“If a country is to be corruption free and become a nation of beautiful minds, I strongly feel there are three key societal members who can make a difference. They are the father, the mother and the teacher.”
— Dr. A P J Abdul Kalam
The teacher, who made a huge difference in the field of education, science and technology, Dr. Avul Pakir Jainulabdeen Abdul Kalam, left us on this day of 27th July last year. He was delivering a lecture at IIM Shillong, when he met with a heart attack, and an hour later the world had lost a visionary. He was 84.
Dr. Kalam left behind him a vacuum. It will be difficult to ever replace the great, at the same time the most humble and simple man who changed the face of Indian science.
Abdul Kalam was born on October 15, 1931 to a Tamil Muslim family in Rameswaram; his father was a boat owner and his mother a housewife. An average student in school, Kalam climbed his way to the heights of immense success through his hard work and his love for science.
A fighter pilot aspirant in his early life and the third on the list of Bharat Ratna awardees, Dr. APJ Abdul Kalam was elected as the 11th President of India in the year 2002, thanks to his phenomenal set of achievements in the field of science, technology and education.
His career as a scientist was an exceptionally successful one, as he was a part of the Defence Research Development Organisation (DRDO) and India Space Research Organisation (ISRO) for four decades and was intimately involved in India’s civilian space program and military missile development efforts, which earned him the name The Missile Man of India.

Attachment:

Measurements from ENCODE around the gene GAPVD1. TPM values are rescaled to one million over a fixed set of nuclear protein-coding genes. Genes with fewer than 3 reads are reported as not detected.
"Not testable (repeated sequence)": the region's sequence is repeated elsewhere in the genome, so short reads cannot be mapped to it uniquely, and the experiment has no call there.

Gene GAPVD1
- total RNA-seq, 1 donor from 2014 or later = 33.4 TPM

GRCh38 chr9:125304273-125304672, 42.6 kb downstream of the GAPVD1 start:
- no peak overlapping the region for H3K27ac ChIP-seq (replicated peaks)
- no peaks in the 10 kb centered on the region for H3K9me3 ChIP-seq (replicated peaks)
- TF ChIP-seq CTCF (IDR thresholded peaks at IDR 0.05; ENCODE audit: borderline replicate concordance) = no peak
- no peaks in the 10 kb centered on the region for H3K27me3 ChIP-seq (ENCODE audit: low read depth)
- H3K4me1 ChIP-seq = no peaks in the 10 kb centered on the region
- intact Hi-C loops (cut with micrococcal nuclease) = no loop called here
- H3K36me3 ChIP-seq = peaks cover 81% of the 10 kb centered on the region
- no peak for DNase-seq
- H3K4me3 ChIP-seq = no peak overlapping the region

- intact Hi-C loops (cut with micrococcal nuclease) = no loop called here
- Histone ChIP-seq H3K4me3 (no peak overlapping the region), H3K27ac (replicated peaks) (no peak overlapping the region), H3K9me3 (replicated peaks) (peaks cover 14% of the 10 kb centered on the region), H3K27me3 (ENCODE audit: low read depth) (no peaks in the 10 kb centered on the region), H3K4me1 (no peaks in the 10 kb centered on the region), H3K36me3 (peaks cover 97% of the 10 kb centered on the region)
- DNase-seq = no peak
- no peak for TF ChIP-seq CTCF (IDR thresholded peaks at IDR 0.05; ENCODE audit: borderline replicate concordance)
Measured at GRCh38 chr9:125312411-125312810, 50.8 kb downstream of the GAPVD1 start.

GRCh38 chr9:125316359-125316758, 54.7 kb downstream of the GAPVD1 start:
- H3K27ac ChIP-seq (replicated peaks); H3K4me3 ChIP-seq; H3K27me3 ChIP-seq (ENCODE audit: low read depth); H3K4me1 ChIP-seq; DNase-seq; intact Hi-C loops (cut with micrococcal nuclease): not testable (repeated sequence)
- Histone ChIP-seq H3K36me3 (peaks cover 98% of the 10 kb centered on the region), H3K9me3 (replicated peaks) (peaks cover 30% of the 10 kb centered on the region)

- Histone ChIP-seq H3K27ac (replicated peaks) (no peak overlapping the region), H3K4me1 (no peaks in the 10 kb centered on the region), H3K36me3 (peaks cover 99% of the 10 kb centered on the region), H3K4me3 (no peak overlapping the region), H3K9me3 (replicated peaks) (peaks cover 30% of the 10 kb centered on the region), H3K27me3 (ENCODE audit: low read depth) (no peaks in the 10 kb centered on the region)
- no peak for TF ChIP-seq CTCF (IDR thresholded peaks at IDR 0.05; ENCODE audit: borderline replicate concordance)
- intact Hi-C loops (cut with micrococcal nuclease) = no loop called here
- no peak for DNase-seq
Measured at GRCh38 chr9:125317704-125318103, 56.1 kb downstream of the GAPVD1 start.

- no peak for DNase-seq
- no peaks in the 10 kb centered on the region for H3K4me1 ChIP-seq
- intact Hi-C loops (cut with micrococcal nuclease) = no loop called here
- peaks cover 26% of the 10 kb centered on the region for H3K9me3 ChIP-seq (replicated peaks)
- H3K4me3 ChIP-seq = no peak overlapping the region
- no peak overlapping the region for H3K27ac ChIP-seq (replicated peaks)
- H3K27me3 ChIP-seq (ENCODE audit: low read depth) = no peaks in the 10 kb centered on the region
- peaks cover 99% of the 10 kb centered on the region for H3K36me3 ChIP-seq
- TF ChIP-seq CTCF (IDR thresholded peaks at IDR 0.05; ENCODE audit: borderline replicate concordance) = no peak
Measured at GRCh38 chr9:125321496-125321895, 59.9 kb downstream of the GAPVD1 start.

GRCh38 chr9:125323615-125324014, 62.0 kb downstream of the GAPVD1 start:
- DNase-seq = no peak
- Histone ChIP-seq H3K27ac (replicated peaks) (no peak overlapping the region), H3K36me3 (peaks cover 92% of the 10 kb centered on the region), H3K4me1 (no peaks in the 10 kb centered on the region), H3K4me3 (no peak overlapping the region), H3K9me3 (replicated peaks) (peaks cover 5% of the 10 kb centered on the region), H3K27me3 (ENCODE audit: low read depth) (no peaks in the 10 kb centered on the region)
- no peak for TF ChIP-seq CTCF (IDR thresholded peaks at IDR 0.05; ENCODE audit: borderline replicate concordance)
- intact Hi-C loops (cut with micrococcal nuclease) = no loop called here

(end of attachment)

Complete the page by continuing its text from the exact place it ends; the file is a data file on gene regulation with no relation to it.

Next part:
But there was something else that he loved and lived for — education. He was not just a successful scientist and a president, but also a youth icon, loved by students all over India and abroad.
Dr. Kalam even breathed his last among the people he loved being with most — students. A great academician who loved interacting with the youth, the doctor had been a guest lecturer at various eminent institutes — IIM Shillong, IIM Ahmedabad, IIM Indore, Indian Institute of Science, Bangalore, BHU and many others.
It was his usual practise to hold a question hour after he finished delivering a lecture at any institute. He wanted students to raise questions and not just blindly follow. The People’s President would say, “I feel comfortable in the company of young people, particularly high school students. Henceforth, I intend to share with them experiences, helping them to ignite their imagination and preparing them to work for a developed India for which the road map is already available.”
Not to forget his art of writing, Dr. Kalam authored numerous books. Some of his works that are appreciated not just in India but in other nations too, are Wings of Fire, Ignited Minds, India 2020.
India might have lost a man of substance, who contributed immeasurably in the arena of science, technology and academics, but his ideas and philosophies are immortal and hope to stay in the Indian archive, treasured forever.